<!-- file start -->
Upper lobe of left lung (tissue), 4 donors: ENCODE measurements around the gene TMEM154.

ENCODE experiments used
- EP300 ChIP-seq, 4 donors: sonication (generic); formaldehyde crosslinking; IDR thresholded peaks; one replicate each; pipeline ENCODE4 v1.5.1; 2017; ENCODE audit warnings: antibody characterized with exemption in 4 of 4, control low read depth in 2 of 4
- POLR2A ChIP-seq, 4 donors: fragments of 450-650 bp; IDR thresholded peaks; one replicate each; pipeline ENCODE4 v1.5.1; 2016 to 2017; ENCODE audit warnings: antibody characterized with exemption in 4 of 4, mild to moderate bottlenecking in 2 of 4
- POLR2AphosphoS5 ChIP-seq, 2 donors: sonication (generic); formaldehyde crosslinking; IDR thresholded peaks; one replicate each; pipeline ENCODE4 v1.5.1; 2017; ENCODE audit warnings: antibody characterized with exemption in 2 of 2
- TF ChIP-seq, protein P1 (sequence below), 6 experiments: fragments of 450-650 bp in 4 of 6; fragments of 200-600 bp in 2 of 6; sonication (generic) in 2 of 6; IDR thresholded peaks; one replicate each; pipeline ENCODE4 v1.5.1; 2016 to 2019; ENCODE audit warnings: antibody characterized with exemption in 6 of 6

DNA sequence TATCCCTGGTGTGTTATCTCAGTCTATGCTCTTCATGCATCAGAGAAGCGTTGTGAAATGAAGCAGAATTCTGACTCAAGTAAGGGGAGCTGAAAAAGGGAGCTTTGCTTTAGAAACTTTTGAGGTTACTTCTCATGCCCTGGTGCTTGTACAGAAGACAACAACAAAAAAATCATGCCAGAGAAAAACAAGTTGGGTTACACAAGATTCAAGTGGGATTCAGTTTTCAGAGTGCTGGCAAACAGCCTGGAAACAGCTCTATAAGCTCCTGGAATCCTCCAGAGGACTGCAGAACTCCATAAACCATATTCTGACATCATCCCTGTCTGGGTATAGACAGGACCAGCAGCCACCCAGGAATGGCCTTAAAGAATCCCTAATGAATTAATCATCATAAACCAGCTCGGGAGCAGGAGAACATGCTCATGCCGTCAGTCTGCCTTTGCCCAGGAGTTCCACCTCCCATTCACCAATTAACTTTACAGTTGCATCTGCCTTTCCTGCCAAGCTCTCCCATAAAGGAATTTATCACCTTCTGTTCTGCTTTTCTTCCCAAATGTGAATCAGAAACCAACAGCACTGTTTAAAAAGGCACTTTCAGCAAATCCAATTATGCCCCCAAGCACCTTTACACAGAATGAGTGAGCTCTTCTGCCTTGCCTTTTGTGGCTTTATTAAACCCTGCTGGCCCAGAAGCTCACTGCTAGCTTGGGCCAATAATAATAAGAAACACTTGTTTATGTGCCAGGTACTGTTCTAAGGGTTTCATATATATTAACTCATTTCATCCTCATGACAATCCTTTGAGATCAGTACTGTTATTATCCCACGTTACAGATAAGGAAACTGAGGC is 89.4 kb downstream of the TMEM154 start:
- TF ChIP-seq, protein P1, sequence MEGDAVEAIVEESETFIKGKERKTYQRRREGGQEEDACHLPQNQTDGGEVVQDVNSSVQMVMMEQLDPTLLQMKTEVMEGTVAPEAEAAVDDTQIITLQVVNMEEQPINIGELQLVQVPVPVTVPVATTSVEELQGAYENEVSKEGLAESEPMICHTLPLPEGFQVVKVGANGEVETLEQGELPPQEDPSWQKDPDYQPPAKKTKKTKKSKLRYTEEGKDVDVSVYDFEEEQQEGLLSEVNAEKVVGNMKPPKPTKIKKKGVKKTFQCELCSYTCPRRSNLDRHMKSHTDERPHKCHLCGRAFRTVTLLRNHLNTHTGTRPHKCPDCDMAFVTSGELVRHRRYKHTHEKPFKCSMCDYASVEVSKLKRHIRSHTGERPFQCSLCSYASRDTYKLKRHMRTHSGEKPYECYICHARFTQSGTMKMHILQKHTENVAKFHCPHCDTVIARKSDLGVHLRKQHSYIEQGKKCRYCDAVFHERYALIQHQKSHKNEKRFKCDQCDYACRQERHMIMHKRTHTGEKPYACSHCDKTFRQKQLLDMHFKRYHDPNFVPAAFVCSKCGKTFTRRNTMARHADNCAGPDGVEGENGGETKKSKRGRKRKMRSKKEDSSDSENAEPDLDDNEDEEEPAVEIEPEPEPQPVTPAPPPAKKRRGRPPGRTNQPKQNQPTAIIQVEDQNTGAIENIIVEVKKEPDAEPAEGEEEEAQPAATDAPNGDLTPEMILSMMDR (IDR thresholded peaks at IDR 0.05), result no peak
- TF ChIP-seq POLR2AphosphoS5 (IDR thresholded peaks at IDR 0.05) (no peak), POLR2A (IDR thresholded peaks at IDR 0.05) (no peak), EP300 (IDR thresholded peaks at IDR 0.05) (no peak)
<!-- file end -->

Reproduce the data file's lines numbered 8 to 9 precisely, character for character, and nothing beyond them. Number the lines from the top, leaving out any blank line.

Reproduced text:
- TF ChIP-seq, protein P1, sequence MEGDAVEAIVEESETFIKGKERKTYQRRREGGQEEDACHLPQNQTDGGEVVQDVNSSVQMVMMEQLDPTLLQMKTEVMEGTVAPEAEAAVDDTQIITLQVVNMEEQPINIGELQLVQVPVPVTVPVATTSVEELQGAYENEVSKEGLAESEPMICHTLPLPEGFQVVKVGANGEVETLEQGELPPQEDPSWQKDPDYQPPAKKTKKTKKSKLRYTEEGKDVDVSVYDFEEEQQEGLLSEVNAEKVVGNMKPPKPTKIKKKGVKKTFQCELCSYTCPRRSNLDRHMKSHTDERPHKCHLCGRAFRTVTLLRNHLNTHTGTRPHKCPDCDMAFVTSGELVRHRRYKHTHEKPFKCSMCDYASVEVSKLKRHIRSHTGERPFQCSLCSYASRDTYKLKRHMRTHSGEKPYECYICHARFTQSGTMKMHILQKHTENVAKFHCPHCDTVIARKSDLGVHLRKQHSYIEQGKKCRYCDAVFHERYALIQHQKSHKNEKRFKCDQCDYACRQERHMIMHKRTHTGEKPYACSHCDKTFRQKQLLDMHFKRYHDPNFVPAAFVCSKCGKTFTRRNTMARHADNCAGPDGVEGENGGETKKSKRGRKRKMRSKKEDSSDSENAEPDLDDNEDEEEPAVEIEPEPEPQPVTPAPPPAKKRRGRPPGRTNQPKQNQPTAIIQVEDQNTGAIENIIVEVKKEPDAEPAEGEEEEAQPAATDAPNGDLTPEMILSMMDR (IDR thresholded peaks at IDR 0.05), result no peak
- TF ChIP-seq POLR2AphosphoS5 (IDR thresholded peaks at IDR 0.05) (no peak), POLR2A (IDR thresholded peaks at IDR 0.05) (no peak), EP300 (IDR thresholded peaks at IDR 0.05) (no peak)